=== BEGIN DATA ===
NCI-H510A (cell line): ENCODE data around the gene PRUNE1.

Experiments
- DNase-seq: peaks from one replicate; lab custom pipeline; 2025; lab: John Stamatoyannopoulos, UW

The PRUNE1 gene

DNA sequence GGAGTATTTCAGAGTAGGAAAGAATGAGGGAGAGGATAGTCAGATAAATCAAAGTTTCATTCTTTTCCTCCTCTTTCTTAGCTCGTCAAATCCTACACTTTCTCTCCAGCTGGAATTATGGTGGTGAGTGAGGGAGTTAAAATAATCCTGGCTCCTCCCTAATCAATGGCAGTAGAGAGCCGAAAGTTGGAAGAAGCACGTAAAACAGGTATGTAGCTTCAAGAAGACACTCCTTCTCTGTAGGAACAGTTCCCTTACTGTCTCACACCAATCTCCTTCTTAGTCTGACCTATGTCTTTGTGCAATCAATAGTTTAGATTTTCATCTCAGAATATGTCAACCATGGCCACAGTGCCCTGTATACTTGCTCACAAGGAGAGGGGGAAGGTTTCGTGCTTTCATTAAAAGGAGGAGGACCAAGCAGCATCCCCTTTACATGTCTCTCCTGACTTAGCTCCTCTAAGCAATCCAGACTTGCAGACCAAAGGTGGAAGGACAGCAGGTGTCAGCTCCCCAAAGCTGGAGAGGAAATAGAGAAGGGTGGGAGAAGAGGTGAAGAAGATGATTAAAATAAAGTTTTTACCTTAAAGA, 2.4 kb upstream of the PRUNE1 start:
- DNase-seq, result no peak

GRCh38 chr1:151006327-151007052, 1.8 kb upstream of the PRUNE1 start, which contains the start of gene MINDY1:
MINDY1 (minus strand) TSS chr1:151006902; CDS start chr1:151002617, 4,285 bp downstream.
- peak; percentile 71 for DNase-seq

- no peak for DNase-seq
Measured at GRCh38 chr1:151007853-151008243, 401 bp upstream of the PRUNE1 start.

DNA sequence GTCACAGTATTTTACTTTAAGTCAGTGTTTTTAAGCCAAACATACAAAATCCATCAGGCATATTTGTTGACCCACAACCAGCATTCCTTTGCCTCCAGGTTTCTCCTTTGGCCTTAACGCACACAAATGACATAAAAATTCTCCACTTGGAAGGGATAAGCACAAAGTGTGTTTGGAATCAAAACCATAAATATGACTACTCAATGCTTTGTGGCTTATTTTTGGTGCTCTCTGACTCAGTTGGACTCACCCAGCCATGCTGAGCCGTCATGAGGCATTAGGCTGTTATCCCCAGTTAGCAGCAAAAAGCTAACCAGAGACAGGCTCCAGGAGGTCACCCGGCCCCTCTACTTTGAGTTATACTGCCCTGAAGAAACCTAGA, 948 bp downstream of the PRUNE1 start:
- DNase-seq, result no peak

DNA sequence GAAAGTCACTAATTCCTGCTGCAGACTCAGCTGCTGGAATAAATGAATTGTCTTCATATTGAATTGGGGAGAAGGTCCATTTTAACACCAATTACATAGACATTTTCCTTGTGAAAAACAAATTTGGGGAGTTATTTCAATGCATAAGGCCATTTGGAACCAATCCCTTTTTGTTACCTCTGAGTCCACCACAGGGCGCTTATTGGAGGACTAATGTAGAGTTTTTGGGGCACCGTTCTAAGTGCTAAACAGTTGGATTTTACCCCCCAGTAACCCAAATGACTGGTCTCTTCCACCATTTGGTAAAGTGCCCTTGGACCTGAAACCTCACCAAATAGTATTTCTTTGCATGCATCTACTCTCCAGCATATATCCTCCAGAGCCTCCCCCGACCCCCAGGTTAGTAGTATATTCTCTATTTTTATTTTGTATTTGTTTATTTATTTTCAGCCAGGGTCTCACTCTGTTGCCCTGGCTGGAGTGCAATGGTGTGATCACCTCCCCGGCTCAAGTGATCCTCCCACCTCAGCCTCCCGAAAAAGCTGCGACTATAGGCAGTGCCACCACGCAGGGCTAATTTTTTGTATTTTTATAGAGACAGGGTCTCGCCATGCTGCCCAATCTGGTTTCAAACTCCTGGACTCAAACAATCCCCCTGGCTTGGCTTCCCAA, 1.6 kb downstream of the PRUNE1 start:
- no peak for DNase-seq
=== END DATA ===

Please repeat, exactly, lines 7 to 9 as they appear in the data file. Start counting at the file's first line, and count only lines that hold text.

GRCh38 chr1:151006327-151007052, 1.8 kb upstream of the PRUNE1 start, which contains the start of gene MINDY1:
MINDY1 (minus strand) TSS chr1:151006902; CDS start chr1:151002617, 4,285 bp downstream.
- peak; percentile 71 for DNase-seq